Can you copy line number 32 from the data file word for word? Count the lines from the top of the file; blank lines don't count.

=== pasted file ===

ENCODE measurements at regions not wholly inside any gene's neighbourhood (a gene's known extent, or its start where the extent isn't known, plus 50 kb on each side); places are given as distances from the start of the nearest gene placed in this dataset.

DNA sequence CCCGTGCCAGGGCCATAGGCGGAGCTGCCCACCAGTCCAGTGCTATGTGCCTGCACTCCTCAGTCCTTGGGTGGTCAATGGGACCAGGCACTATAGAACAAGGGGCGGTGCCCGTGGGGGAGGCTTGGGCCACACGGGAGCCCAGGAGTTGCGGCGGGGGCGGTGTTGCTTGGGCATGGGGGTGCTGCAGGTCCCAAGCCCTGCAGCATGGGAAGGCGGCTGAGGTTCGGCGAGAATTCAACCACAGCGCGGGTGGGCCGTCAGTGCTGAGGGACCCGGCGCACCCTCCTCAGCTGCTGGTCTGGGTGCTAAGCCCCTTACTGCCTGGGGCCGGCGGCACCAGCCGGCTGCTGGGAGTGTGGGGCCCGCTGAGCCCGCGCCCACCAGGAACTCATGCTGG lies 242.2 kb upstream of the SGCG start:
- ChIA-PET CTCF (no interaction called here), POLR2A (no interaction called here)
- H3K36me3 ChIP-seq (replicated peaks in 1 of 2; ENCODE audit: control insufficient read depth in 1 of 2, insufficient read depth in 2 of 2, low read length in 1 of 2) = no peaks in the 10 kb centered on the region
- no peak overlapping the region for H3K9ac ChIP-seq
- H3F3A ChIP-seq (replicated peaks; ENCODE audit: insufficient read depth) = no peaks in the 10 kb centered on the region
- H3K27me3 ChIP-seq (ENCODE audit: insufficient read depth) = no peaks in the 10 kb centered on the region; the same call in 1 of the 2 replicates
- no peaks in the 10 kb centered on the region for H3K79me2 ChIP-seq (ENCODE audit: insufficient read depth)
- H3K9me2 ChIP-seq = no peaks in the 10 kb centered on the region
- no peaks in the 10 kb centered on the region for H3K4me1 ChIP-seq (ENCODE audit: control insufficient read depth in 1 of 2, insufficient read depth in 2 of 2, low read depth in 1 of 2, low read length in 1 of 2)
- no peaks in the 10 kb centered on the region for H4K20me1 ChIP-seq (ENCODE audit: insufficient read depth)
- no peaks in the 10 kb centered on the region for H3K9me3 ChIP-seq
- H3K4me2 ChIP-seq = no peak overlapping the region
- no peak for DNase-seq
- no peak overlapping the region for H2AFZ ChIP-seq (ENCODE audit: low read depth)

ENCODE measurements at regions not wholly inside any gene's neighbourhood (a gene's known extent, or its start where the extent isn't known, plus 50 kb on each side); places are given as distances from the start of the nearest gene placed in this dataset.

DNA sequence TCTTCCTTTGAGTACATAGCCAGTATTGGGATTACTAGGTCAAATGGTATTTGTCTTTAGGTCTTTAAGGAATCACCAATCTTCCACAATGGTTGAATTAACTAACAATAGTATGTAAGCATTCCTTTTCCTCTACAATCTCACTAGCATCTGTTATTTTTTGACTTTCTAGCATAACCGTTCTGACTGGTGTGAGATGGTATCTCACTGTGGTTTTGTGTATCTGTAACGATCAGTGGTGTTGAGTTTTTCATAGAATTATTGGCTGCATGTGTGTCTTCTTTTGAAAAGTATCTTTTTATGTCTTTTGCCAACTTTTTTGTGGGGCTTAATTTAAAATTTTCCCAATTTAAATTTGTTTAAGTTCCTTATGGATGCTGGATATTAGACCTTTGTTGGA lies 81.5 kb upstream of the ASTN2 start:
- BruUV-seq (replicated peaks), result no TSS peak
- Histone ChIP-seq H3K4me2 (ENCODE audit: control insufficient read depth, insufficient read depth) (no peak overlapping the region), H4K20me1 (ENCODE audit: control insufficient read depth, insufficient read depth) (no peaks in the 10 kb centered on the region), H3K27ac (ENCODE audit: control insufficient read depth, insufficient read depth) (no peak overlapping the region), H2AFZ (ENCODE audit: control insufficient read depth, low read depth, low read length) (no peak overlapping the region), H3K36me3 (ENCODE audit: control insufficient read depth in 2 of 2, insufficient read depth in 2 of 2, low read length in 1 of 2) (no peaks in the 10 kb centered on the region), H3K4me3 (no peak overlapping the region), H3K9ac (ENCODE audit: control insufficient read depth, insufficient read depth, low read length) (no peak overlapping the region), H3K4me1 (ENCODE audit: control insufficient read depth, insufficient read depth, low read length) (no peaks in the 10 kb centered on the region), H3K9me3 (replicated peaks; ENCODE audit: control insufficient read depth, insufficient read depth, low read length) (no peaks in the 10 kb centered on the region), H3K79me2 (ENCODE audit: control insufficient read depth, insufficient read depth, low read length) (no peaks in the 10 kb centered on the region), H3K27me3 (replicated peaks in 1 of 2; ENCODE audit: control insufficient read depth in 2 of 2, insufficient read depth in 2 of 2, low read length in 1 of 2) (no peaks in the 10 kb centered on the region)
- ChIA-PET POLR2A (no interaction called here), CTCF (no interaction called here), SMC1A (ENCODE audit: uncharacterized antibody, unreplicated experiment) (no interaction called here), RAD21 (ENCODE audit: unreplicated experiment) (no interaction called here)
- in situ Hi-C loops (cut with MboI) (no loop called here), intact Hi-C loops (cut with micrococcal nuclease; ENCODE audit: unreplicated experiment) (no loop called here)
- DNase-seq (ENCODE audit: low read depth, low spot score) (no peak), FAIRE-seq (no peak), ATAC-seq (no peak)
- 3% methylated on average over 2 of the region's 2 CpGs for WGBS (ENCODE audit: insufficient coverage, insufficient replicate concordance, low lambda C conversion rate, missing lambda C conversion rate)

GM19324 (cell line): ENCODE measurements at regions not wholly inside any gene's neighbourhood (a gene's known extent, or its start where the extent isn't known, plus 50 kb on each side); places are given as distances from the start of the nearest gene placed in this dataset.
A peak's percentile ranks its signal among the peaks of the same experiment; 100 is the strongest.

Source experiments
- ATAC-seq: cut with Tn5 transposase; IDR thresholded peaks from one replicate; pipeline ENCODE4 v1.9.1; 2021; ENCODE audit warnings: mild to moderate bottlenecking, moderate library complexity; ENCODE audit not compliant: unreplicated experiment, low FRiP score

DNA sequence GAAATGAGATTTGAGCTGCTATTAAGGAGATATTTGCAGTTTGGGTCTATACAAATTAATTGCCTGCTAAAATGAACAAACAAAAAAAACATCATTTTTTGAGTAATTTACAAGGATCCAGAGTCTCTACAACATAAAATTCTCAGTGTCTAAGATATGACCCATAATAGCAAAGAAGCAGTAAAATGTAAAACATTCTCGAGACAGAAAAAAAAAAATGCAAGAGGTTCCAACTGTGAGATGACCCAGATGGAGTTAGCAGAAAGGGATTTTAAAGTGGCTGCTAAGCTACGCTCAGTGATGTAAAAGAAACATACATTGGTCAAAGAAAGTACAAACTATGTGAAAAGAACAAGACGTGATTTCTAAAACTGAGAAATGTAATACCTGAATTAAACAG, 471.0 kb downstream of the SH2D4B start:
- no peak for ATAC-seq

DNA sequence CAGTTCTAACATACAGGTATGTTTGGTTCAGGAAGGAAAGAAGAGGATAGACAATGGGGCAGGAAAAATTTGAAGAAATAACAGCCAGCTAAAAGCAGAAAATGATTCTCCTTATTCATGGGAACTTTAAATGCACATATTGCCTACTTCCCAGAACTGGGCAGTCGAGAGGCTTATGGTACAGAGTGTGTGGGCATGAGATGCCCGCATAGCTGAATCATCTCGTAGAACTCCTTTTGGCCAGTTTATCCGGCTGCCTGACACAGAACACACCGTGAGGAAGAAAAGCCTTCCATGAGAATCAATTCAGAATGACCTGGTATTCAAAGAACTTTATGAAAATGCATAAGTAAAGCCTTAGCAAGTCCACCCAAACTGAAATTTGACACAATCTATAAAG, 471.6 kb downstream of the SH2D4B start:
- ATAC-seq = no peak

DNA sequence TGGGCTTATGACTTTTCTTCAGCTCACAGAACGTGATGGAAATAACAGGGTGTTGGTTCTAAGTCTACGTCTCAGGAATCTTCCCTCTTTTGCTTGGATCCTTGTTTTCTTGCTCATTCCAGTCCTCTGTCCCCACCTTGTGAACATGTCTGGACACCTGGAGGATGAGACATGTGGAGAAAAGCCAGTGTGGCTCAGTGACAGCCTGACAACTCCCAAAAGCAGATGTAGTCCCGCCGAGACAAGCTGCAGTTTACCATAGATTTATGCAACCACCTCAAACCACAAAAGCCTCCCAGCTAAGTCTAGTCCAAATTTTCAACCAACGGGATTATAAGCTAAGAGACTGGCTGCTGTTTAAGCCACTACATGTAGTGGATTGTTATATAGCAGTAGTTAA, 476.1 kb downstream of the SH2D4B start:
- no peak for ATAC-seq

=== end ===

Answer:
DNA sequence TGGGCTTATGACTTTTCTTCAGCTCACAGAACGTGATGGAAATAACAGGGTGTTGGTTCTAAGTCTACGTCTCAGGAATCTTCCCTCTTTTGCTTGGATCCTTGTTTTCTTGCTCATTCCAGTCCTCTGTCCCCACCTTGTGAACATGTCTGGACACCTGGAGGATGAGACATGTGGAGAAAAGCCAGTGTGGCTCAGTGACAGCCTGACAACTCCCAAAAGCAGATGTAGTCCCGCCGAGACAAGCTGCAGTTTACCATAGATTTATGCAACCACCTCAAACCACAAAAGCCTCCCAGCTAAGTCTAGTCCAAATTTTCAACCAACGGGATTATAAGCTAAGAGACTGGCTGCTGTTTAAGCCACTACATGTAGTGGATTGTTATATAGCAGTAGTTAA, 476.1 kb downstream of the SH2D4B start: